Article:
Cliodynamics employs a scientific approach to the study of history and combines insights from cultural evolution, macrosociology, and economic history/cliometrics to produce and analyse large quantitative datasets and identify general principles about the evolutionary dynamics and functioning of historical societies.


In 2007-2008, the most viewed articles in Social Science History represented the breadth and style of the field. The five most viewed were:[5]

  1. S. J. Kleinberg, "Children's and Mothers' Wage Labor in Three Eastern U.S. Cities, 1880-1920" Mar 01, 2005; 29: 45-76.
  2. Ted L. Gragson, Paul V. Bolstad, "A Local Analysis of Early-Eighteenth-Century Cherokee Settlement," Sep 01, 2007; 31: 435-468.
  3. Helen Boritch, "The Criminal Class Revisited: Recidivism and Punishment in Ontario, 1871-1920," Mar 01, 2005; 29: 137-170.
  4. Javier Silvestre, "Temporary Internal Migrations in Spain, 1860-1930," Dec 01, 2007; 31: 539-574.
  5. Eric W. Sager, "The Transformation of the Canadian Domestic Servant, 1871-1931" Dec 01, 2007; 31: 509-537.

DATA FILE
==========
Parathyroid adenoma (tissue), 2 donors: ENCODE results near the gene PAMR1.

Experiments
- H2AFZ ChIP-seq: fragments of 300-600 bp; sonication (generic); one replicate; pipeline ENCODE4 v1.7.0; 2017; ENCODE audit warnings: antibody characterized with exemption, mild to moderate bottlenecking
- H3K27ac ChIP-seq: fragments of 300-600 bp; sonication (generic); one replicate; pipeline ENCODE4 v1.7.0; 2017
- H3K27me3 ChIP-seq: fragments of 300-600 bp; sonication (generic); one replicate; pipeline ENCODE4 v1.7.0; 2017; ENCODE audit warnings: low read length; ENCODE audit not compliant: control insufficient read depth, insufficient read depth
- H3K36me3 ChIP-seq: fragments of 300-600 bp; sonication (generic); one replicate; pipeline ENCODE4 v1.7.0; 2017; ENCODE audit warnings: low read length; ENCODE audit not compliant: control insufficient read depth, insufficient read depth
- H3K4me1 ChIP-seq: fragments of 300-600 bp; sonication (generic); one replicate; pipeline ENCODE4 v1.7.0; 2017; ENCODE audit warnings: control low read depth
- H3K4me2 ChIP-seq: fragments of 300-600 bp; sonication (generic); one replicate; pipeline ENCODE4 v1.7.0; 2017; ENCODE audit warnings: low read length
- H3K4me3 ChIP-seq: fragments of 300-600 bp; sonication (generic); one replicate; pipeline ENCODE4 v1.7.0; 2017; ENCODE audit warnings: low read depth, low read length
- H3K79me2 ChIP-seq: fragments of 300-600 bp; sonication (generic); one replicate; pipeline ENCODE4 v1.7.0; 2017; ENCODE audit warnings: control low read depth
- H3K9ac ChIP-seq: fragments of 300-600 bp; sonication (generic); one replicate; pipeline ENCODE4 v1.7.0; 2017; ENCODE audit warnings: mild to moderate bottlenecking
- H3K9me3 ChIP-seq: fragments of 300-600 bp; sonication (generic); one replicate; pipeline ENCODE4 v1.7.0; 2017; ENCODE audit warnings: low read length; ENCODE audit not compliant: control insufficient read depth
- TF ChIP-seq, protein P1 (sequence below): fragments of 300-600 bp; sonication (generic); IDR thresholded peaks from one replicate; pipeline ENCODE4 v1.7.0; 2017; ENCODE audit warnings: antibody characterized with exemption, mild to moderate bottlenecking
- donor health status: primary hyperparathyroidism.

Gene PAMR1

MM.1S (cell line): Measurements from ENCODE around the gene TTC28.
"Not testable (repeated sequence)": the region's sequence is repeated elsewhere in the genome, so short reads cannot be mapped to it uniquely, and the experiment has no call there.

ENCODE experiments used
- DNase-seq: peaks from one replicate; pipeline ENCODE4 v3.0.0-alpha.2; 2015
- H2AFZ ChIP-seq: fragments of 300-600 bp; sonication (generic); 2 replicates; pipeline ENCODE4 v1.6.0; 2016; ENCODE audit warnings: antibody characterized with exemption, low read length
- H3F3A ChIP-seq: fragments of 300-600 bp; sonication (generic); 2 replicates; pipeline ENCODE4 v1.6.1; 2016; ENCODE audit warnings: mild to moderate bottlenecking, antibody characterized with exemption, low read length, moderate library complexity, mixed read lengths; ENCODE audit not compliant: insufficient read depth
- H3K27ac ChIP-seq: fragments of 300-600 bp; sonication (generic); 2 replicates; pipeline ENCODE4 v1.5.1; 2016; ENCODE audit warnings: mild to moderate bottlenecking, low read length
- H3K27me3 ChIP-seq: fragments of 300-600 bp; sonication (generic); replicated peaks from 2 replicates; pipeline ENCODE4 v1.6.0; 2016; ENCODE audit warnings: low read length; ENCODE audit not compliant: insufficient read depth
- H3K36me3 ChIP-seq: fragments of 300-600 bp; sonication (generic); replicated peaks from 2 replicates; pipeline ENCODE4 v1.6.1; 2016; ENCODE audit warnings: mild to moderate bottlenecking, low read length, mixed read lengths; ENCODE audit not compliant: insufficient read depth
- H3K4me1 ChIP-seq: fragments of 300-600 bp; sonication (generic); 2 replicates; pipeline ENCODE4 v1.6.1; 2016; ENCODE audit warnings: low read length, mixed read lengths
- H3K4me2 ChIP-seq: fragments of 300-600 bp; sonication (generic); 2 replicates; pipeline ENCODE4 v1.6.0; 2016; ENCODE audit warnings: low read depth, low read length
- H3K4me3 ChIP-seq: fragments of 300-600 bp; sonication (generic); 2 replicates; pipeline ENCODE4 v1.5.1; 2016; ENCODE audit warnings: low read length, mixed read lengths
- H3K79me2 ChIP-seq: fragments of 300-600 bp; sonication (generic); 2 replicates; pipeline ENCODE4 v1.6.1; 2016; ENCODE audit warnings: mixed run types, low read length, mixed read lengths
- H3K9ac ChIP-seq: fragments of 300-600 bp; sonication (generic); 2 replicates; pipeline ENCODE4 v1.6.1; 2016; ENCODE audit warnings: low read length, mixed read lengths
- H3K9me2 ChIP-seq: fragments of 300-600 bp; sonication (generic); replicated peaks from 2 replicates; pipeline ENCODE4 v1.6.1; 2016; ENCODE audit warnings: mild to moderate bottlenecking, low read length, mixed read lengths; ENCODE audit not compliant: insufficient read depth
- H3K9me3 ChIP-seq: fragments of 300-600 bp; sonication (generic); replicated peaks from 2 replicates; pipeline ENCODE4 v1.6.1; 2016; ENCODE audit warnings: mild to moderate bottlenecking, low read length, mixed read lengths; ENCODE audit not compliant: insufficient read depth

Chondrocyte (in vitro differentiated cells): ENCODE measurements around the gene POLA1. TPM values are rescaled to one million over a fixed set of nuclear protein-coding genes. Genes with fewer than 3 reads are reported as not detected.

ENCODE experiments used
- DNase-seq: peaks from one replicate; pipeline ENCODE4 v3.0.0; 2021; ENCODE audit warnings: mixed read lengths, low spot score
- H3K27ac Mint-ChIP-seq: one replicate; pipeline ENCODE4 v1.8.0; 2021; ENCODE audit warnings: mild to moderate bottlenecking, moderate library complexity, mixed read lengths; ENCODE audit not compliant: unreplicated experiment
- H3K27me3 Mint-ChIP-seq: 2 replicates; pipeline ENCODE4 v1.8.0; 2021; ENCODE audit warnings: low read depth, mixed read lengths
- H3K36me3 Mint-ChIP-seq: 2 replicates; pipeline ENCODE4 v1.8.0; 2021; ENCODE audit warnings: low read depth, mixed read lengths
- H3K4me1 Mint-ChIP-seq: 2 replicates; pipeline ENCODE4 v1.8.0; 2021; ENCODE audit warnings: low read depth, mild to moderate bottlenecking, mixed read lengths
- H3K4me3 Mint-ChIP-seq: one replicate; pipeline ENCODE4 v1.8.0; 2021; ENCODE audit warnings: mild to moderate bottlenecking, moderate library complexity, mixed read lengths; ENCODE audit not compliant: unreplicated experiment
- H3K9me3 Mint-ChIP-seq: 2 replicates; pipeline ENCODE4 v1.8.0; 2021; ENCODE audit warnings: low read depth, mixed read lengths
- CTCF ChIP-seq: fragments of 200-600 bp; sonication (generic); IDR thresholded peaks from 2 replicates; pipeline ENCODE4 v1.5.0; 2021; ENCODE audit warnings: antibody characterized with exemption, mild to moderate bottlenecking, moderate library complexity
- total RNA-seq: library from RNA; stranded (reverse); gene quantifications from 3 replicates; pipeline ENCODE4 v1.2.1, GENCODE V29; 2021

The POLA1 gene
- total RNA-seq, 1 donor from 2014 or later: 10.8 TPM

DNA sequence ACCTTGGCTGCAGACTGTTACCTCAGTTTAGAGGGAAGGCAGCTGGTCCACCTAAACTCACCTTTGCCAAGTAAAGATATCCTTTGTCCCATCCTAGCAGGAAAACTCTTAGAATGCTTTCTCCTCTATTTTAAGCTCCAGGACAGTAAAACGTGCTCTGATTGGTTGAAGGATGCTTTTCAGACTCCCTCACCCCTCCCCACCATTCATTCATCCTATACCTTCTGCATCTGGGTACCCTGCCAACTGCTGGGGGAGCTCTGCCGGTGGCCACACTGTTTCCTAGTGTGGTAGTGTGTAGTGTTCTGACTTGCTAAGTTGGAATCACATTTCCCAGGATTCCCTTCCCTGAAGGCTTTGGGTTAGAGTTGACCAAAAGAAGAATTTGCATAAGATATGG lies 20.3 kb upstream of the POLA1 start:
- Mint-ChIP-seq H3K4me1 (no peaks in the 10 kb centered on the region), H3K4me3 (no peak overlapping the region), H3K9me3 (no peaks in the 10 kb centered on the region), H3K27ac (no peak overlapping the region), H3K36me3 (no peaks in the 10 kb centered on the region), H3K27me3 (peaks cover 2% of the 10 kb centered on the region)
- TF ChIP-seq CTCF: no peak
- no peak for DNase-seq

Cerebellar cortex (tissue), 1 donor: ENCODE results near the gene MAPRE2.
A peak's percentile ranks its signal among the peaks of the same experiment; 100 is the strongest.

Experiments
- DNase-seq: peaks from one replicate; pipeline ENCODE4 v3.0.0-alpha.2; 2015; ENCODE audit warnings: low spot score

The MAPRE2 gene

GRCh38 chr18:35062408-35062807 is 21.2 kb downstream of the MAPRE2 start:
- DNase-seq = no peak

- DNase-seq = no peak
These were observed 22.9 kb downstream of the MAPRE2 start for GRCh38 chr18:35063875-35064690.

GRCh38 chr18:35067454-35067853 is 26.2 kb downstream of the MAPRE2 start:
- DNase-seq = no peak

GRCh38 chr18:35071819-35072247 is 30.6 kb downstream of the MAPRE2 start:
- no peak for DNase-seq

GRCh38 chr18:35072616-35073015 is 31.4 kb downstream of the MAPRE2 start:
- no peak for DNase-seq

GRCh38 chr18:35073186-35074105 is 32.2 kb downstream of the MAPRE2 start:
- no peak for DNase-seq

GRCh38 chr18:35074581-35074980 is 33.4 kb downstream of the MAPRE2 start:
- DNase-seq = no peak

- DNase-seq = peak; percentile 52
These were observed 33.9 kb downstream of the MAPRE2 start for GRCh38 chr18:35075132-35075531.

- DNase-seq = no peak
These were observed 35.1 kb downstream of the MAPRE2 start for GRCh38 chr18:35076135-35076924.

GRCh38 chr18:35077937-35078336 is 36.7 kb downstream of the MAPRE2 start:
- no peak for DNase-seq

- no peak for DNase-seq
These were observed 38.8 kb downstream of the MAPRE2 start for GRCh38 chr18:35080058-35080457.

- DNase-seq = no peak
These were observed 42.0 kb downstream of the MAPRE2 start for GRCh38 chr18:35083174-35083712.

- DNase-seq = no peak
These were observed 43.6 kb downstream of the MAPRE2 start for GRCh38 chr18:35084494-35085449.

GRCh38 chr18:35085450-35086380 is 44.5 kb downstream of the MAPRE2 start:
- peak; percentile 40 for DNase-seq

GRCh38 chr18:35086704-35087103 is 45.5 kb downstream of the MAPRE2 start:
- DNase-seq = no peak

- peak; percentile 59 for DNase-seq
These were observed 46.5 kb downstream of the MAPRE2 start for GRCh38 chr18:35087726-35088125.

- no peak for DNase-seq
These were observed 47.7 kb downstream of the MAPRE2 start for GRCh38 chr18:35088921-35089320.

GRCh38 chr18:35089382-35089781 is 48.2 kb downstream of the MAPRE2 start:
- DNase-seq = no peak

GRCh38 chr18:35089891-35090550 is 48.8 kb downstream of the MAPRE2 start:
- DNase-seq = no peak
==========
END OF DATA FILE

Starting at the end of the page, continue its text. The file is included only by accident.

See also[edit]



  • Aydelotte, William O., Allan G. Bogue, and Robert William Fogel, eds. The Dimensions of Quantitative Research in History (Princeton University Press, 1972). Essays by leading pioneers with case studies in the social, political, and economic development of the United States, France, and Great Britain.
  • Clubb, Jerome M., Erik W. Austin, and Gordon W. Kirk, Jr. The Process of Historical Inquiry: Everyday Lives of Working Americans (Columbia University Press, 1989). Uses case study of American textile workers in 1888-90
  • Clubb, J. M., and E. K. Scheuch (eds.) Historical Sozial Research: The Use of Historical and Process-Produced Data, Stuttgart 1980, European emphasis
  • Dollar, Charles, and Richard Jensen. Historian's Guide to Statistics, (Holt, 1971; Krieger 1973); detailed textbook of quantitative political and social history with bibliography
  • Fogel, Robert William and G. R. Elton, Which Road to the Past: Two Views of History (Yale University Press, 1983). Debate over merits.
  • Haskins, Loren and Kirk Jeffrey. Understanding Quantitative History (M.I.T. Press, 1990). textbook
  • Hollingsworth, T.H. Historical Demography. Hodder & , London 1969